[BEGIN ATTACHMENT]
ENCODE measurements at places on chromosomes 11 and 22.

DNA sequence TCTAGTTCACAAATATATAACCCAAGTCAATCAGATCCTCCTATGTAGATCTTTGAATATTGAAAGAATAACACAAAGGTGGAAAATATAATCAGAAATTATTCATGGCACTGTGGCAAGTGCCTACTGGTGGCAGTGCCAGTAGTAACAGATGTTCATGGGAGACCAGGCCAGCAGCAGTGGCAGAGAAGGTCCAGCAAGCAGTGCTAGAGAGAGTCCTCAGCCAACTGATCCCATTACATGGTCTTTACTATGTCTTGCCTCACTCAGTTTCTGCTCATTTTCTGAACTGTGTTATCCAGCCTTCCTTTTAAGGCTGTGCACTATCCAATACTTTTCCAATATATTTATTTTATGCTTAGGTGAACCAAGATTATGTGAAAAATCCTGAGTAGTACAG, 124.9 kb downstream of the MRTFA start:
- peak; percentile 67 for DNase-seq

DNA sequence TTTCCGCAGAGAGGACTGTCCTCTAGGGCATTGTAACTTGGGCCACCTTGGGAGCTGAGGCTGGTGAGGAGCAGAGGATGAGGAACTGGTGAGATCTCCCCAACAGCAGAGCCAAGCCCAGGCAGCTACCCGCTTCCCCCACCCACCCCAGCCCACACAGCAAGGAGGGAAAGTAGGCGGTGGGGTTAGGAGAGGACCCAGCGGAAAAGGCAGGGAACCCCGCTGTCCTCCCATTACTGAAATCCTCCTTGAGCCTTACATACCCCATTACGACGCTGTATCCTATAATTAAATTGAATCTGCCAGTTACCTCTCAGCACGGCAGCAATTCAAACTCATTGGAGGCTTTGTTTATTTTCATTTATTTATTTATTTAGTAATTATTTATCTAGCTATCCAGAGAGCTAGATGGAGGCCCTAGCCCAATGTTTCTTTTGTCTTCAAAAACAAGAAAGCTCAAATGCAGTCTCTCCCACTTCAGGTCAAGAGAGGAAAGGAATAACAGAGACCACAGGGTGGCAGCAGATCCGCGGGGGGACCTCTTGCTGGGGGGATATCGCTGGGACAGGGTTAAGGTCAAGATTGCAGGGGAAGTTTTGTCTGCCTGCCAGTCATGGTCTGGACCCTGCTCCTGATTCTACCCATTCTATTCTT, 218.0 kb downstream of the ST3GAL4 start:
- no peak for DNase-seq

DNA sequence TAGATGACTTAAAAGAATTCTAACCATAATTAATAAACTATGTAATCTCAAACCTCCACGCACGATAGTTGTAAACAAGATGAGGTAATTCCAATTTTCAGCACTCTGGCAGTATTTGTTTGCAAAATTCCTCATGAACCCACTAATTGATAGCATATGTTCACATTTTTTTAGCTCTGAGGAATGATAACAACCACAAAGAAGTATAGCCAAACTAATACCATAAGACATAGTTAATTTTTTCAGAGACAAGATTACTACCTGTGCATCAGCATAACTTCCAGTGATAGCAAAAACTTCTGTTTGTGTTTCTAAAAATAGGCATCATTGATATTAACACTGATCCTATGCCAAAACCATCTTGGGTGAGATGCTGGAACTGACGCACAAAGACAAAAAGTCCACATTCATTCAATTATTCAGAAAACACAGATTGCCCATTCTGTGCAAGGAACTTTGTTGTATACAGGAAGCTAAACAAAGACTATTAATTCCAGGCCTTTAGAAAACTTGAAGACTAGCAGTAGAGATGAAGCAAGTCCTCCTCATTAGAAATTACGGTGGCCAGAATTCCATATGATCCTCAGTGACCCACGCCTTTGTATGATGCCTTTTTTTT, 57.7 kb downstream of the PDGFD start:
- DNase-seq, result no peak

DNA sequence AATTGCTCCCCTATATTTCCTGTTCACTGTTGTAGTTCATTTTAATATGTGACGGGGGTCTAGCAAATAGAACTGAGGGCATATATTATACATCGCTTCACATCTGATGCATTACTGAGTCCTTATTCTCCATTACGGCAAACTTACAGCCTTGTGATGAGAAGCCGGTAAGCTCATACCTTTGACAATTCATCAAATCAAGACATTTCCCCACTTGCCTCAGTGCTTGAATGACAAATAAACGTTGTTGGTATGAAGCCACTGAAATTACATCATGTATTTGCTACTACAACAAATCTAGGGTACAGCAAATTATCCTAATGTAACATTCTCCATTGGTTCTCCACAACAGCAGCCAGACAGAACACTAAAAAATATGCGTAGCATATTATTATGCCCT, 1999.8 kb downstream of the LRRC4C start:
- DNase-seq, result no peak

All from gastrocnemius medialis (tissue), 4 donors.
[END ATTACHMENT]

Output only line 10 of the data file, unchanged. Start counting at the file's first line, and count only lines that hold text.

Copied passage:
All from gastrocnemius medialis (tissue), 4 donors.